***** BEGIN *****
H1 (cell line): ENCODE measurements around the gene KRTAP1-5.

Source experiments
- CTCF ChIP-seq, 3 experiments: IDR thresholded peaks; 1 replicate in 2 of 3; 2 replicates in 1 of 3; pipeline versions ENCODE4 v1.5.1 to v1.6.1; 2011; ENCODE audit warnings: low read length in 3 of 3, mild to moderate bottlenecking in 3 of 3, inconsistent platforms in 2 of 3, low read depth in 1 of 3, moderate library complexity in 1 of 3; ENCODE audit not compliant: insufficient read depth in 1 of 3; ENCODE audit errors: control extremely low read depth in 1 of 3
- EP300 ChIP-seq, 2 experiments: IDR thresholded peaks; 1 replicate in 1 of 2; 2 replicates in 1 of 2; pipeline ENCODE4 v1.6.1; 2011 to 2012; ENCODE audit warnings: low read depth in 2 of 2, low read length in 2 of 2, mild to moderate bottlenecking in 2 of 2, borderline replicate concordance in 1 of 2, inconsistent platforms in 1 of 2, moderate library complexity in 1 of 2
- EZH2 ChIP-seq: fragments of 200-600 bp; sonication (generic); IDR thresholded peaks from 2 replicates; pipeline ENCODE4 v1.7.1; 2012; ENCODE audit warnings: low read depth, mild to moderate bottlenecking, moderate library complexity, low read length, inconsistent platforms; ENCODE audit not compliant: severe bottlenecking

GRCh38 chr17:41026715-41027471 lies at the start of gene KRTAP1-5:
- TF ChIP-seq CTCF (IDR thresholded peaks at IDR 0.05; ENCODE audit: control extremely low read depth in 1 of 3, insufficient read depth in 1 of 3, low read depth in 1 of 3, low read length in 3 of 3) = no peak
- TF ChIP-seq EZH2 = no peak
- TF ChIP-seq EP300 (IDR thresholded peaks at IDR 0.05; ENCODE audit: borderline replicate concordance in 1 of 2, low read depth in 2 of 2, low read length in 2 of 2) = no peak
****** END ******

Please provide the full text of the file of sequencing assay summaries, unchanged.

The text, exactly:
H1 (cell line): ENCODE measurements around the gene KRTAP1-5.

Source experiments
- CTCF ChIP-seq, 3 experiments: IDR thresholded peaks; 1 replicate in 2 of 3; 2 replicates in 1 of 3; pipeline versions ENCODE4 v1.5.1 to v1.6.1; 2011; ENCODE audit warnings: low read length in 3 of 3, mild to moderate bottlenecking in 3 of 3, inconsistent platforms in 2 of 3, low read depth in 1 of 3, moderate library complexity in 1 of 3; ENCODE audit not compliant: insufficient read depth in 1 of 3; ENCODE audit errors: control extremely low read depth in 1 of 3
- EP300 ChIP-seq, 2 experiments: IDR thresholded peaks; 1 replicate in 1 of 2; 2 replicates in 1 of 2; pipeline ENCODE4 v1.6.1; 2011 to 2012; ENCODE audit warnings: low read depth in 2 of 2, low read length in 2 of 2, mild to moderate bottlenecking in 2 of 2, borderline replicate concordance in 1 of 2, inconsistent platforms in 1 of 2, moderate library complexity in 1 of 2
- EZH2 ChIP-seq: fragments of 200-600 bp; sonication (generic); IDR thresholded peaks from 2 replicates; pipeline ENCODE4 v1.7.1; 2012; ENCODE audit warnings: low read depth, mild to moderate bottlenecking, moderate library complexity, low read length, inconsistent platforms; ENCODE audit not compliant: severe bottlenecking

GRCh38 chr17:41026715-41027471 lies at the start of gene KRTAP1-5:
- TF ChIP-seq CTCF (IDR thresholded peaks at IDR 0.05; ENCODE audit: control extremely low read depth in 1 of 3, insufficient read depth in 1 of 3, low read depth in 1 of 3, low read length in 3 of 3) = no peak
- TF ChIP-seq EZH2 = no peak
- TF ChIP-seq EP300 (IDR thresholded peaks at IDR 0.05; ENCODE audit: borderline replicate concordance in 1 of 2, low read depth in 2 of 2, low read length in 2 of 2) = no peak